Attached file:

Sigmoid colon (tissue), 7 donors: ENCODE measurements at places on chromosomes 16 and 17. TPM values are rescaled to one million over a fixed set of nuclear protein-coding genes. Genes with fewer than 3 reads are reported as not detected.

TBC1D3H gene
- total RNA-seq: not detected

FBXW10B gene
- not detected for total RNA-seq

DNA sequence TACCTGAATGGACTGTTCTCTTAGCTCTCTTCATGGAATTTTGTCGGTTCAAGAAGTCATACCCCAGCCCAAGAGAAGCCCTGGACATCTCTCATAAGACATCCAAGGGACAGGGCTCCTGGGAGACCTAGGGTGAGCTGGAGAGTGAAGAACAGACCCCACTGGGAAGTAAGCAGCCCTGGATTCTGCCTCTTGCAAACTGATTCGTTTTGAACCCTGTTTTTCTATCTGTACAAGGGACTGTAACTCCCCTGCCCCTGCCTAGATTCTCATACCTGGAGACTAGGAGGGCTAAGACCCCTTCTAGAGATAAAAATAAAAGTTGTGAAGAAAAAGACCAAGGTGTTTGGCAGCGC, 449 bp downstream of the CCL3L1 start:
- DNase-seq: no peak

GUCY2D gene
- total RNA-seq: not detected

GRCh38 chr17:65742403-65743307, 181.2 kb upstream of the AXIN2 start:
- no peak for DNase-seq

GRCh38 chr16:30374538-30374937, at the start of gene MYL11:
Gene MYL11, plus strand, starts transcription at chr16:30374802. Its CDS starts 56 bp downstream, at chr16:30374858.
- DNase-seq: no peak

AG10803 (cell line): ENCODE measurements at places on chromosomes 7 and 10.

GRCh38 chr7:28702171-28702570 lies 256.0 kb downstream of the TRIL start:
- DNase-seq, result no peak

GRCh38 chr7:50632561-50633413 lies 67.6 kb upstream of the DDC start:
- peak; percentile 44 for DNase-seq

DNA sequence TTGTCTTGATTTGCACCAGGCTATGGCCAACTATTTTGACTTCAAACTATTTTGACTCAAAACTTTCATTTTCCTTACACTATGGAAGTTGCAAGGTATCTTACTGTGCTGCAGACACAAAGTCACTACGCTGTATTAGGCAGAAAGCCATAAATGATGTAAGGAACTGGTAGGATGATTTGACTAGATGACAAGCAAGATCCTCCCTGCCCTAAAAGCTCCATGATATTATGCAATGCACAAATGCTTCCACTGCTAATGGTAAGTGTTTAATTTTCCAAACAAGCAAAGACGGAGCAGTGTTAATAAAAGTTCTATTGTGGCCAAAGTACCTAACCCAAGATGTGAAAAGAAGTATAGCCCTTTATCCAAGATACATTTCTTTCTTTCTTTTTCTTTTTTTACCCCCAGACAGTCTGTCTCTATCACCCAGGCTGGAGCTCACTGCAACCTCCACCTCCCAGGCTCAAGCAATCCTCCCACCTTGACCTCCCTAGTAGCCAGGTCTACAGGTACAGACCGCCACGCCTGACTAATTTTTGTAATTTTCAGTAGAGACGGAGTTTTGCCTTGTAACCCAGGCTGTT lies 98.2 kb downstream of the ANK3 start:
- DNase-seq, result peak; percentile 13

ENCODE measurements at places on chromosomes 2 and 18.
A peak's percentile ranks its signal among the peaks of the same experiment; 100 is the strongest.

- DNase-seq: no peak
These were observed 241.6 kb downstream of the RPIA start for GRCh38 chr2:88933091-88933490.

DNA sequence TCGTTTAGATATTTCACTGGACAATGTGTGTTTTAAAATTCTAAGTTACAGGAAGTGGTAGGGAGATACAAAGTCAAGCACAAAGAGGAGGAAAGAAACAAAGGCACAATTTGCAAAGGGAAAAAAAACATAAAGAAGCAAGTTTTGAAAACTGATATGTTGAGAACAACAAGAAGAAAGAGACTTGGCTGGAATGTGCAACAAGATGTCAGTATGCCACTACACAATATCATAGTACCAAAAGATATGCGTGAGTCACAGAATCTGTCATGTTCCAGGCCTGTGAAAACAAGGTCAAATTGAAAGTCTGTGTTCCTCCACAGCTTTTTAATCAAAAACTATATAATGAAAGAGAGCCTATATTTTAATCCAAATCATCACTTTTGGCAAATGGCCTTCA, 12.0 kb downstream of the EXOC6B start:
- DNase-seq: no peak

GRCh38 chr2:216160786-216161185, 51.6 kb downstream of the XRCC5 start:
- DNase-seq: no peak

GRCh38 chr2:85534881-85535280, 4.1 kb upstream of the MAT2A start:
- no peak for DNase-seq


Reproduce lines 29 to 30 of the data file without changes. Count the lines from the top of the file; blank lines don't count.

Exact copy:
- DNase-seq: no peak

GRCh38 chr2:85534881-85535280, 4.1 kb upstream of the MAT2A start: